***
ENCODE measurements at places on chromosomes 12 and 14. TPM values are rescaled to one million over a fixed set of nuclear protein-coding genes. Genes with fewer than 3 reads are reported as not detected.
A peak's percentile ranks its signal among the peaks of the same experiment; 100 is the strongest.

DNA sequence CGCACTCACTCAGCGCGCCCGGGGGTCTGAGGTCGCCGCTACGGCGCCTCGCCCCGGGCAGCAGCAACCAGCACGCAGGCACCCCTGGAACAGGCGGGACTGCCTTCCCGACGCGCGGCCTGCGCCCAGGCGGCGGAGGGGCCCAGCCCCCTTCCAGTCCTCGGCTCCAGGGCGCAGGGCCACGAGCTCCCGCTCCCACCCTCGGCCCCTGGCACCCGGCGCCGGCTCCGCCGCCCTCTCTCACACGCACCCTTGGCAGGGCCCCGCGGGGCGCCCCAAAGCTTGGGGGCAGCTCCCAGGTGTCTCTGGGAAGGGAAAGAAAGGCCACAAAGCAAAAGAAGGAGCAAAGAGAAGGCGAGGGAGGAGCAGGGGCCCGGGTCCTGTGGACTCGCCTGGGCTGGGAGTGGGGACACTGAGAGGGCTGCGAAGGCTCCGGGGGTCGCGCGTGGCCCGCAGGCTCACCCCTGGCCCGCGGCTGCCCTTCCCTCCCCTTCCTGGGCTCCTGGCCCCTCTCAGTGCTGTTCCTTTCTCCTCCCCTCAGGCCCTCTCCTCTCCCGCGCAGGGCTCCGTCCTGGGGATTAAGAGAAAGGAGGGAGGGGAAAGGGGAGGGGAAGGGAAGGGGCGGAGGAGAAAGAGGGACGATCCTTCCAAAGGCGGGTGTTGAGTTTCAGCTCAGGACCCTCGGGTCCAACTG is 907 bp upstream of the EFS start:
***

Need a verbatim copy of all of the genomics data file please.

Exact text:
ENCODE measurements at places on chromosomes 12 and 14. TPM values are rescaled to one million over a fixed set of nuclear protein-coding genes. Genes with fewer than 3 reads are reported as not detected.
A peak's percentile ranks its signal among the peaks of the same experiment; 100 is the strongest.

DNA sequence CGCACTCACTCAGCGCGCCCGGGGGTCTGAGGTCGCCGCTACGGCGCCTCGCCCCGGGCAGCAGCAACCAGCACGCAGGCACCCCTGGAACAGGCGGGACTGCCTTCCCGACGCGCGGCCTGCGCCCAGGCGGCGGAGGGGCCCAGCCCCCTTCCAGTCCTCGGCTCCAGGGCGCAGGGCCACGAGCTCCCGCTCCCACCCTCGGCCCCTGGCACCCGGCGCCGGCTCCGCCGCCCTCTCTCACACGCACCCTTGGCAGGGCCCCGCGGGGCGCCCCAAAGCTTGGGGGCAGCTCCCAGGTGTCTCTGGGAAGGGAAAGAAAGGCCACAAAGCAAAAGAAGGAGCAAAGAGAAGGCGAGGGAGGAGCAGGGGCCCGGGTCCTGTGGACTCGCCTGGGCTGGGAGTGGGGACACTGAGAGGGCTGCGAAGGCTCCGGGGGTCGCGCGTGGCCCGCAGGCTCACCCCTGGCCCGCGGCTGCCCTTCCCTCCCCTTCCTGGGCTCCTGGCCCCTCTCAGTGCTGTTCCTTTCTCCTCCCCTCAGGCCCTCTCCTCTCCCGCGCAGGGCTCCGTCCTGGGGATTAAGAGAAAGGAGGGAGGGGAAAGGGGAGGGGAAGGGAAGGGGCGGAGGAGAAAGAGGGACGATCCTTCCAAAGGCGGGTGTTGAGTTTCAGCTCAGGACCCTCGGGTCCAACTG is 907 bp upstream of the EFS start: